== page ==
Now that I have offered this as an interpretation, here is more detail why I think this is the correct way to understand binding and loosing.  I also want to include in this post some thoughts on the implications of this interpretation for our efforts to complete the Great Commission and see Christ’s church advance to the ends of the earth.

“shall be bound” or “shall have been bound”

First, we have to consider the meaning of the words, “shall be bound” and “shall be loosed.”  Even if you are not a greek scholar (the original language of the New Testament), if you are an English speaker, you have a tremendous Bible study tool available to you in the various English translations.  Usually when there is a question of the correct way to interpret the original text, it will come up through a comparison of some of the major translations (you can do this using E-sword (which is free), or Logos, which I use–not free).  In this case, we discover that the ESV, which I usually use here on the blog, and the NASB have translated this phrase differently.  Here is the comparison:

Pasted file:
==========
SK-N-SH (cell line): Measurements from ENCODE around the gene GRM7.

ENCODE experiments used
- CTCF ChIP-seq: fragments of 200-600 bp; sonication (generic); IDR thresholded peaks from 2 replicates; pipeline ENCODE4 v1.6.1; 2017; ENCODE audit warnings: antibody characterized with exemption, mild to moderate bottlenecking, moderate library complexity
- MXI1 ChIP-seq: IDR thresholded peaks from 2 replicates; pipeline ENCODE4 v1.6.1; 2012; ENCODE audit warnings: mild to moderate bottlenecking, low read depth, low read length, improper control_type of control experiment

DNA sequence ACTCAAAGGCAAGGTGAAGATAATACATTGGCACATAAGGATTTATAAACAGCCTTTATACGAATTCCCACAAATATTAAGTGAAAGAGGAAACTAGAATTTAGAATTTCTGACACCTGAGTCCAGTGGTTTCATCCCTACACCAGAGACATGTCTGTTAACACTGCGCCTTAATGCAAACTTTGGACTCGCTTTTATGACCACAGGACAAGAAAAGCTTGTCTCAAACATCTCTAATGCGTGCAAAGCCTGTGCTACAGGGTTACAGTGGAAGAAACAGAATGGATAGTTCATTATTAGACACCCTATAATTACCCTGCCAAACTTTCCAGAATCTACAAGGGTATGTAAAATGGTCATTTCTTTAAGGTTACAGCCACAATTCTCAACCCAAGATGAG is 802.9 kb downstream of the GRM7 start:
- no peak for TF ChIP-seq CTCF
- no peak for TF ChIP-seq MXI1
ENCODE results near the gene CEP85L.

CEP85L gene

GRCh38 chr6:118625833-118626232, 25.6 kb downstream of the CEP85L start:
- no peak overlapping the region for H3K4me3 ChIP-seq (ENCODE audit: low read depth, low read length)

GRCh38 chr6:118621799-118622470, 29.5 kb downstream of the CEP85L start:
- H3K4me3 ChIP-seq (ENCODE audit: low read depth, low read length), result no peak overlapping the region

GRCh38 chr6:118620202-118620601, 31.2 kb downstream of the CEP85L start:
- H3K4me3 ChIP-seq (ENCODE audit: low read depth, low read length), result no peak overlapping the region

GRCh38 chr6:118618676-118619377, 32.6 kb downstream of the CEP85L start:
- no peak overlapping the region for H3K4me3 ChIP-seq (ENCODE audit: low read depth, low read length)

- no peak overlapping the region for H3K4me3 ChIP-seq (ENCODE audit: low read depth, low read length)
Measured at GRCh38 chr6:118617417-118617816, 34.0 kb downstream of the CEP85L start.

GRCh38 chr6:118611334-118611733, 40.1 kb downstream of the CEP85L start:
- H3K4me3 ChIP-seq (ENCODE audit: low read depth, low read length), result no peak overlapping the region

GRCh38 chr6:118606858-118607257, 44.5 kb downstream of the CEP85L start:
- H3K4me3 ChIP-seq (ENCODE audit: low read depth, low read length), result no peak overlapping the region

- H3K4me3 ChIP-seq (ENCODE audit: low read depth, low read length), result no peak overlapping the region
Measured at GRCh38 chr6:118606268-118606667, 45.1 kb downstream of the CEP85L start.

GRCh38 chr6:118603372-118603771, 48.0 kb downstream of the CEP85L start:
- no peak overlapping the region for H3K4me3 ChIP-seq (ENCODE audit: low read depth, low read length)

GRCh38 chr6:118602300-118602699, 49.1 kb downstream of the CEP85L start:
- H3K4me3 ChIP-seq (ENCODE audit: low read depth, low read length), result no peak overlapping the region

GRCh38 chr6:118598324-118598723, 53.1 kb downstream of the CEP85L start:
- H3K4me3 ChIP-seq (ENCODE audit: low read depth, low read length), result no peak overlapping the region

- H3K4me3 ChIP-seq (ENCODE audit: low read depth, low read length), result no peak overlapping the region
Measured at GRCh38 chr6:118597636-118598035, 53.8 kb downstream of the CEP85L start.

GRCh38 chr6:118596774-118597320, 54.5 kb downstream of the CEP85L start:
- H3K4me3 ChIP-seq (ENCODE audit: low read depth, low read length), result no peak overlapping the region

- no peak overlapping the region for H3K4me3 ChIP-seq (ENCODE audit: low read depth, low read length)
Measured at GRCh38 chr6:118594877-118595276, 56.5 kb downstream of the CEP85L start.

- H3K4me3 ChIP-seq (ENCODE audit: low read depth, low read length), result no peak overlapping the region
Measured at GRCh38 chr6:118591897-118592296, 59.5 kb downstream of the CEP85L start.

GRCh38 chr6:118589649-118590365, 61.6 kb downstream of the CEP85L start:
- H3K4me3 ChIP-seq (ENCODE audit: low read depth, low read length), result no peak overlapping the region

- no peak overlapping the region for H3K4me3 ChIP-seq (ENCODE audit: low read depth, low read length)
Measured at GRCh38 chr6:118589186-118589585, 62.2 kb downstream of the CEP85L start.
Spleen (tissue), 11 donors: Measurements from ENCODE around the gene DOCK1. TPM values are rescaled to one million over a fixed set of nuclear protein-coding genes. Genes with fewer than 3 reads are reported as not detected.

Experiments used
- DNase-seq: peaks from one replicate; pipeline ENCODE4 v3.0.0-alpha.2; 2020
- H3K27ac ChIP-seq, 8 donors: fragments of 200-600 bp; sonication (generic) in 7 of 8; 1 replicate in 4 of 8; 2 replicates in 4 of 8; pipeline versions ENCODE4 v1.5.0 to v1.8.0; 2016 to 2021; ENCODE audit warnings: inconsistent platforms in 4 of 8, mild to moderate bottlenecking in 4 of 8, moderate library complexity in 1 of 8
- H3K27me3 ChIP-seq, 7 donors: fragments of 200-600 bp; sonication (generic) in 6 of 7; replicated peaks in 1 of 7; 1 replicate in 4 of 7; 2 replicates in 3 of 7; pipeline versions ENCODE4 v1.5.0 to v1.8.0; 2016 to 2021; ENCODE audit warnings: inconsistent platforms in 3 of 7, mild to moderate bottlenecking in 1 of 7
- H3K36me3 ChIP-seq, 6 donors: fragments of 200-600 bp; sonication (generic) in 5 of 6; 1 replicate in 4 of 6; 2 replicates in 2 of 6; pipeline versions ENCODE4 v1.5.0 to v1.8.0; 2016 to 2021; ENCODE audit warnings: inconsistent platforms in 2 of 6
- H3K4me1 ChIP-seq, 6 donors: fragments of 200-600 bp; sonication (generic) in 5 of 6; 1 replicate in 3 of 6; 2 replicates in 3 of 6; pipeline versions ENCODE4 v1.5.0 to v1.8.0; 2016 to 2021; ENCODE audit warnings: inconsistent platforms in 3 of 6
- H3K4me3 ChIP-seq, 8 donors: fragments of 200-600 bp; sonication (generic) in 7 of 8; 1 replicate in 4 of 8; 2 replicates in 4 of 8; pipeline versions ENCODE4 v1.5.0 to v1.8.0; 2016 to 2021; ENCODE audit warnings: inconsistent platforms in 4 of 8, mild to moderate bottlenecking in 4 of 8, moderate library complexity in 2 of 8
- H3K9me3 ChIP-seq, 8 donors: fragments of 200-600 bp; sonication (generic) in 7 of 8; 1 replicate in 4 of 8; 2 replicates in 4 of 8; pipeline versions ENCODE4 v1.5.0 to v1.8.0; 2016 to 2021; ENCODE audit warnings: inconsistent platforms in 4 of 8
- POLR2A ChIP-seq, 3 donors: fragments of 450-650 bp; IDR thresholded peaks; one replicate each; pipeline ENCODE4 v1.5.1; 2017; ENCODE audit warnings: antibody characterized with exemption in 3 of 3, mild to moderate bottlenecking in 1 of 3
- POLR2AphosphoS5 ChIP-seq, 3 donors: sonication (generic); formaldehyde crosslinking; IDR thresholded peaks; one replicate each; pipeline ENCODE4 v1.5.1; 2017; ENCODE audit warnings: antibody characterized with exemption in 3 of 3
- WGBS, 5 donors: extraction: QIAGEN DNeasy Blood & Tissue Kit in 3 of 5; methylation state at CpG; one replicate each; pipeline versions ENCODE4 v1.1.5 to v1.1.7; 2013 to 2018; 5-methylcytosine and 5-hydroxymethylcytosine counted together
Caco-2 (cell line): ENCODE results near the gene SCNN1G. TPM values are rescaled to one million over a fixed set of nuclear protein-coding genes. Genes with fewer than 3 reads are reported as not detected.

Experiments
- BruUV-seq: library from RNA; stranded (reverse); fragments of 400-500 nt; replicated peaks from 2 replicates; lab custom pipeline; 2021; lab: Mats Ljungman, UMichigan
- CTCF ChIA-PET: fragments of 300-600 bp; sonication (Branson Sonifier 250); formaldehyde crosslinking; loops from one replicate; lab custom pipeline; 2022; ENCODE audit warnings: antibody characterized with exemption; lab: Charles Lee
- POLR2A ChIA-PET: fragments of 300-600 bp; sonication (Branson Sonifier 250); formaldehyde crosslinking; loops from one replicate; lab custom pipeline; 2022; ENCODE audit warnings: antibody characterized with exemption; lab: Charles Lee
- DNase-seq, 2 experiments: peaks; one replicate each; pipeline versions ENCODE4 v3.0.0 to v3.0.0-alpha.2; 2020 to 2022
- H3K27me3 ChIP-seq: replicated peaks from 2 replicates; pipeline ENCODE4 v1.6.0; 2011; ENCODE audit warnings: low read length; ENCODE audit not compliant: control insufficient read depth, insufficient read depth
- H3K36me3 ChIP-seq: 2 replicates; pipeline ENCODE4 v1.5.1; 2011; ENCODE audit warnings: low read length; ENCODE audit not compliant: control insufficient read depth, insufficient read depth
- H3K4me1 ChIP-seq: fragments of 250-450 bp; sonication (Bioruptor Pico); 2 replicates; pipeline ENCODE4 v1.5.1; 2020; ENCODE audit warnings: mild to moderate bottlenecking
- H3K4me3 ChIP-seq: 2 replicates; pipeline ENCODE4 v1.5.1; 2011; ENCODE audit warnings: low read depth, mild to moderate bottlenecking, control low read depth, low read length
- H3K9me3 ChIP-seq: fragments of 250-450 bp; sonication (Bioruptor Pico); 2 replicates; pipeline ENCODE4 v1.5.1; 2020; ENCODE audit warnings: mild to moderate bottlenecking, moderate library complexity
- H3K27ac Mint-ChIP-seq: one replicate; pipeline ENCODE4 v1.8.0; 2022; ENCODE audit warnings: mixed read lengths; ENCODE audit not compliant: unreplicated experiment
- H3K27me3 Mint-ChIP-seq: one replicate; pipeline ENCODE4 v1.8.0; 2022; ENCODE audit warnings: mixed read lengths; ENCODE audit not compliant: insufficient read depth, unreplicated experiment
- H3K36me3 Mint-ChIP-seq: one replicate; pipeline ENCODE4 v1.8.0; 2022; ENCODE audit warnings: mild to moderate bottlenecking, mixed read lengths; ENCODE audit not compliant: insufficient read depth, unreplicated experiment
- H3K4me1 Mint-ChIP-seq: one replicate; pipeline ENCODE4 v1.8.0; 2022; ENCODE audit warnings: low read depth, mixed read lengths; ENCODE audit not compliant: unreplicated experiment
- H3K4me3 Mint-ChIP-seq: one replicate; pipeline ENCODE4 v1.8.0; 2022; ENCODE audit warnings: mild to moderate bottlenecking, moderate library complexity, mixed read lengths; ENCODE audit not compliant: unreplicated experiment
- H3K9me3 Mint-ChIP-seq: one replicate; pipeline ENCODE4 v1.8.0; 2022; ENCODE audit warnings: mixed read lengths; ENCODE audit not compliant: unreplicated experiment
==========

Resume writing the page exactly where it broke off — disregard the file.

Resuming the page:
ESV:  …whatever you bind on earth shall be bound in heaven, and whatever you loose on earth shall be loosed in heaven.

NASB:  …whatever you bind on earth shall have been bound in heaven, and whatever you loose on earth shall have been loosed in heaven.

There is a long-standing debate among biblical scholars over which of these is the better translation and I will spare you the details, but suffice it to say that the NASB translation fits very naturally with what we have seen so far in the rest of the passage.  Let me explain how.

When we proclaim the gospel message, we are directly impacting people’s lives in that when they receive the message, they are loosed and brought into the kingdom.  When they reject the message (and only God knows when that final rejection occurs) they are bound over to eternal punishment.